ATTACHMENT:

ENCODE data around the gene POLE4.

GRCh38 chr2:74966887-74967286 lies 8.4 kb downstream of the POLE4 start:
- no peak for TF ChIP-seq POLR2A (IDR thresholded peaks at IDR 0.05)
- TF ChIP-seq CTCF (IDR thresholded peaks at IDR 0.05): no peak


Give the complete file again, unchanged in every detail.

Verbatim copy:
ENCODE data around the gene POLE4.

GRCh38 chr2:74966887-74967286 lies 8.4 kb downstream of the POLE4 start:
- no peak for TF ChIP-seq POLR2A (IDR thresholded peaks at IDR 0.05)
- TF ChIP-seq CTCF (IDR thresholded peaks at IDR 0.05): no peak